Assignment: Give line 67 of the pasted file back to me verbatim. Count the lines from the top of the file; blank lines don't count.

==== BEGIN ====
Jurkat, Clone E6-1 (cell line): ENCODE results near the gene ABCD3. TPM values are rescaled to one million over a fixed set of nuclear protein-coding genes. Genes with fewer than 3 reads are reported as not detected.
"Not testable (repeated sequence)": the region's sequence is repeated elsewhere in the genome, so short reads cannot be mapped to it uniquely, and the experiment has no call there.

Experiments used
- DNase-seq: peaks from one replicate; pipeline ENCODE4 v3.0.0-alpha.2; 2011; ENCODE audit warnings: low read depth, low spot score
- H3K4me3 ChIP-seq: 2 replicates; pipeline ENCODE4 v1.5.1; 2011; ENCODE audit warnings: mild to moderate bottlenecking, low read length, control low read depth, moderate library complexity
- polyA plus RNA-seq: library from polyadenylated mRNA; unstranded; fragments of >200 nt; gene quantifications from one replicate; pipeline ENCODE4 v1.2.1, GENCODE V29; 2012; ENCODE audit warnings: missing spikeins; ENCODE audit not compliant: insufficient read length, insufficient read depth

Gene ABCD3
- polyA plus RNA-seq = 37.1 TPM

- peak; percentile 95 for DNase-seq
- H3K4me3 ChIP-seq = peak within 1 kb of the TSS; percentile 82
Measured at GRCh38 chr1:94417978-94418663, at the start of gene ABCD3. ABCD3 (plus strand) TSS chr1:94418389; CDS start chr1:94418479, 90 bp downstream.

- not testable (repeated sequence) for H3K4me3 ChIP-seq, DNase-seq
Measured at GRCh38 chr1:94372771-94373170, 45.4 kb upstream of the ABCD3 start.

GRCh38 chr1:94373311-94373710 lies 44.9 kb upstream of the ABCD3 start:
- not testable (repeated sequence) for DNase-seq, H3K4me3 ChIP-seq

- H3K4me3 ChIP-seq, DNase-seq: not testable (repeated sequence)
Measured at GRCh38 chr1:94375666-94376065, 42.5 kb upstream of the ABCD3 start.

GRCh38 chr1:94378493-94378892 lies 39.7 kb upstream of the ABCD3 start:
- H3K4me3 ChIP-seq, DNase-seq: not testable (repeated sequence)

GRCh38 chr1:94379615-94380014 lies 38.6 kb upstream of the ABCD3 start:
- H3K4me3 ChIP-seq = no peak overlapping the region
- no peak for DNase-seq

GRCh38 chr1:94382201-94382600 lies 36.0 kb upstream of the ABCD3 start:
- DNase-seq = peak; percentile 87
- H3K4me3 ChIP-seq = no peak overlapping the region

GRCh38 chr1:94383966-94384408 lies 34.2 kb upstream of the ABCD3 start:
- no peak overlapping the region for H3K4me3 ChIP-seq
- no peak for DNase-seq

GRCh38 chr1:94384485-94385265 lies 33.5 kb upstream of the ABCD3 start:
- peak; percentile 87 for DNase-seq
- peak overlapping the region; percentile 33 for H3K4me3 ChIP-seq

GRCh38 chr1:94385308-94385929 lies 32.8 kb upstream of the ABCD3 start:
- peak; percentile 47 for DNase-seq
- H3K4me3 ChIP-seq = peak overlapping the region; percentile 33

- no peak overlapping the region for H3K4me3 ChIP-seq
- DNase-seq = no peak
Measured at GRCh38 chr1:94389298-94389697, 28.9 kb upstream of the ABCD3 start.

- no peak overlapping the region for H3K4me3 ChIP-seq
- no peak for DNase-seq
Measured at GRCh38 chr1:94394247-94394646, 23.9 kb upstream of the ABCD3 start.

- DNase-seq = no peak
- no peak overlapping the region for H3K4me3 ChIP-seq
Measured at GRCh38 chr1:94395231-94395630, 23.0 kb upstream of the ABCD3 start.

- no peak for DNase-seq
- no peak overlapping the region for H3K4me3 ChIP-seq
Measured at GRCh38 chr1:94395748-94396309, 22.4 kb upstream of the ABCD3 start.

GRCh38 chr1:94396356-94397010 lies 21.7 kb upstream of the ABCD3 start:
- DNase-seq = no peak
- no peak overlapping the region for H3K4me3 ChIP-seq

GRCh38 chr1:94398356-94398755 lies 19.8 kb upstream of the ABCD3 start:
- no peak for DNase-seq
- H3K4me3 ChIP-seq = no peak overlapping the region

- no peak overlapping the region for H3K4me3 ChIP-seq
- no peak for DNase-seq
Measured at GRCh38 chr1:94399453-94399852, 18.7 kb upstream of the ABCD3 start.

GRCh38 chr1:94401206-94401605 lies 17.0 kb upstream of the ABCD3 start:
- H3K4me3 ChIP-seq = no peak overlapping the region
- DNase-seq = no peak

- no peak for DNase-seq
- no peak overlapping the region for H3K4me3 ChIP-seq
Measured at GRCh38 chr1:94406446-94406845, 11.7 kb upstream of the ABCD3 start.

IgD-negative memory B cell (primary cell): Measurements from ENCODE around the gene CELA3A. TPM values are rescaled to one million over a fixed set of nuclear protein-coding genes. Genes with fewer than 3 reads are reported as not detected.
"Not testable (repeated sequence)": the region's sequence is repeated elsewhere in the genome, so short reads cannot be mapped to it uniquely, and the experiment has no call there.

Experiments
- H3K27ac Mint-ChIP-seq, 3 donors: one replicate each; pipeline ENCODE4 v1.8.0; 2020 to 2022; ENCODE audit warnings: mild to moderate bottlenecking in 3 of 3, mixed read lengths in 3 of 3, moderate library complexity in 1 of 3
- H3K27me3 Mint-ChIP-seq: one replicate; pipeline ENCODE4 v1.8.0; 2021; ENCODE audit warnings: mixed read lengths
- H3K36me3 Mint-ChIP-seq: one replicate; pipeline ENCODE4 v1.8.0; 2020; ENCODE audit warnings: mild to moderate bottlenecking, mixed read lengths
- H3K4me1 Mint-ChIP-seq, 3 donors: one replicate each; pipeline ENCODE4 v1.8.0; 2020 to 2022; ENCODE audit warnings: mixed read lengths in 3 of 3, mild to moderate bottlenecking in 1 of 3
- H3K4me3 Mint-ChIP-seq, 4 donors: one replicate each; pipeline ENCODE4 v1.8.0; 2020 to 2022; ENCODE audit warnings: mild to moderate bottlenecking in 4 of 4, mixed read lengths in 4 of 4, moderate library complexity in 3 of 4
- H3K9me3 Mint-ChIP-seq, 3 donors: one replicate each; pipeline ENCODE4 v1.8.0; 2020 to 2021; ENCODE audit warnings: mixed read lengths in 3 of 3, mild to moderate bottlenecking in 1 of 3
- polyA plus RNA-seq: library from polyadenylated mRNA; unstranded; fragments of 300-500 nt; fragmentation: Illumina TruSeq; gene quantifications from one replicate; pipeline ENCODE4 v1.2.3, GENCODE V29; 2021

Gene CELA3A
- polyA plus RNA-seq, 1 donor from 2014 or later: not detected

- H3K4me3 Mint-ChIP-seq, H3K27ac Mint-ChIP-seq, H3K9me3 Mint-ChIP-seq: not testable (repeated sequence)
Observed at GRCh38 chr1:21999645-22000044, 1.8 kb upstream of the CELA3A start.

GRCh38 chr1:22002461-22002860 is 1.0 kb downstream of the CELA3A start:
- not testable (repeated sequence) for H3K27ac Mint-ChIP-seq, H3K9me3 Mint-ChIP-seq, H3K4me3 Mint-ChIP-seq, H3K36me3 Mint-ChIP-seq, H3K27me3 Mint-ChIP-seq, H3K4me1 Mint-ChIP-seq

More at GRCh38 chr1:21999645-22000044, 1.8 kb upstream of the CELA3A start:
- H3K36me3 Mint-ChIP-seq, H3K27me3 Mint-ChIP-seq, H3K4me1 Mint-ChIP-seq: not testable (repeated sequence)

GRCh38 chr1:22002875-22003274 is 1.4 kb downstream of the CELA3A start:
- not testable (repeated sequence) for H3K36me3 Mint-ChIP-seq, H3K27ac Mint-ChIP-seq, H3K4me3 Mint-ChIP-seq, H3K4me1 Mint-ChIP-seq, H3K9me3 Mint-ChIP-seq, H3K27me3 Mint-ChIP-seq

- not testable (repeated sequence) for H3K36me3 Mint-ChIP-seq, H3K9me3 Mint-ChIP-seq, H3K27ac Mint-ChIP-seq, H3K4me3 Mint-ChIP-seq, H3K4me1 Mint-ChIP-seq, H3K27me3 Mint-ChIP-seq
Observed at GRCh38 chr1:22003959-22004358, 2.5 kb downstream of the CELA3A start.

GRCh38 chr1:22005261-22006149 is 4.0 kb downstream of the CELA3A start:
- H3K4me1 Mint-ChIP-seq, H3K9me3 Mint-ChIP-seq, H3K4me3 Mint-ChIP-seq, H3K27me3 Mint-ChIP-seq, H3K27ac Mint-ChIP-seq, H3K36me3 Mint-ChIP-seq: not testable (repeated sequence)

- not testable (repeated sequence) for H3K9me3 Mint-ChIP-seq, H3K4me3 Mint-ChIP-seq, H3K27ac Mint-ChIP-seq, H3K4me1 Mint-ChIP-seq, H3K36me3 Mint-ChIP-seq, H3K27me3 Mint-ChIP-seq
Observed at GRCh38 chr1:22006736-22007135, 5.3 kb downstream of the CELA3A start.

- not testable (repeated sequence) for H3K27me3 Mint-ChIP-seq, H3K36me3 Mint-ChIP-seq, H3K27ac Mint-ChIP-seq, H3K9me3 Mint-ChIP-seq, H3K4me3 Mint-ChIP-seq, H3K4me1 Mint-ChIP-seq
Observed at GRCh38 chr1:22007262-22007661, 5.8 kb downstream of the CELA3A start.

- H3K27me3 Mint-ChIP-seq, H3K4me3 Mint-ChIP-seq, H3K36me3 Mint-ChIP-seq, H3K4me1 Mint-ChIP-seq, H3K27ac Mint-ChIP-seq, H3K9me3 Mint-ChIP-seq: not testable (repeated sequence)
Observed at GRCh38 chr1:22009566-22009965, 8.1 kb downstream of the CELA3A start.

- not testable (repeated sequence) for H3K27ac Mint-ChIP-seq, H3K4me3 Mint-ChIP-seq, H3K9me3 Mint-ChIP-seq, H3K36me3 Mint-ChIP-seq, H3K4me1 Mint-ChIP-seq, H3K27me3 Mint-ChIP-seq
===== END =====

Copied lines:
- H3K36me3 Mint-ChIP-seq: one replicate; pipeline ENCODE4 v1.8.0; 2020; ENCODE audit warnings: mild to moderate bottlenecking, mixed read lengths